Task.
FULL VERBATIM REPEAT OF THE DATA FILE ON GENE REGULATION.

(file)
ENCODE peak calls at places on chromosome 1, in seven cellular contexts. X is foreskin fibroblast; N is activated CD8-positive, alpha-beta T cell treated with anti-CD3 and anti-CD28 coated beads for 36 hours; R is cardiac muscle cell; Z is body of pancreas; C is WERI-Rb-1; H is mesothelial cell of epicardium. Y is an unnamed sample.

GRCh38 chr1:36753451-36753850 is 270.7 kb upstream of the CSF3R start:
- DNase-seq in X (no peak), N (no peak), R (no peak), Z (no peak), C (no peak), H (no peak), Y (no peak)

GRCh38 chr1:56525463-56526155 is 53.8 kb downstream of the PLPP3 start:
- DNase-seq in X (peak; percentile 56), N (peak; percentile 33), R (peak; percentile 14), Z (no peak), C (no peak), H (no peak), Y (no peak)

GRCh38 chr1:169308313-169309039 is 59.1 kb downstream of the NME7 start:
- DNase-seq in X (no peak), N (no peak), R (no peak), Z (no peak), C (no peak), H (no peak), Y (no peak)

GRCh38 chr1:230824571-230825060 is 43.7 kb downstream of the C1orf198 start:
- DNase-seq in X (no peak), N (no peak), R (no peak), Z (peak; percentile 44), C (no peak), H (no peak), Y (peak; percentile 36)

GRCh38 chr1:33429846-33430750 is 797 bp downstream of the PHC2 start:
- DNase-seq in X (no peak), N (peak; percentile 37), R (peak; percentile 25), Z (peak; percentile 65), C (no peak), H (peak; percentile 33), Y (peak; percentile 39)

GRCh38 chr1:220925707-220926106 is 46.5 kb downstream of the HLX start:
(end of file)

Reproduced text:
ENCODE peak calls at places on chromosome 1, in seven cellular contexts. X is foreskin fibroblast; N is activated CD8-positive, alpha-beta T cell treated with anti-CD3 and anti-CD28 coated beads for 36 hours; R is cardiac muscle cell; Z is body of pancreas; C is WERI-Rb-1; H is mesothelial cell of epicardium. Y is an unnamed sample.

GRCh38 chr1:36753451-36753850 is 270.7 kb upstream of the CSF3R start:
- DNase-seq in X (no peak), N (no peak), R (no peak), Z (no peak), C (no peak), H (no peak), Y (no peak)

GRCh38 chr1:56525463-56526155 is 53.8 kb downstream of the PLPP3 start:
- DNase-seq in X (peak; percentile 56), N (peak; percentile 33), R (peak; percentile 14), Z (no peak), C (no peak), H (no peak), Y (no peak)

GRCh38 chr1:169308313-169309039 is 59.1 kb downstream of the NME7 start:
- DNase-seq in X (no peak), N (no peak), R (no peak), Z (no peak), C (no peak), H (no peak), Y (no peak)

GRCh38 chr1:230824571-230825060 is 43.7 kb downstream of the C1orf198 start:
- DNase-seq in X (no peak), N (no peak), R (no peak), Z (peak; percentile 44), C (no peak), H (no peak), Y (peak; percentile 36)

GRCh38 chr1:33429846-33430750 is 797 bp downstream of the PHC2 start:
- DNase-seq in X (no peak), N (peak; percentile 37), R (peak; percentile 25), Z (peak; percentile 65), C (no peak), H (peak; percentile 33), Y (peak; percentile 39)

GRCh38 chr1:220925707-220926106 is 46.5 kb downstream of the HLX start: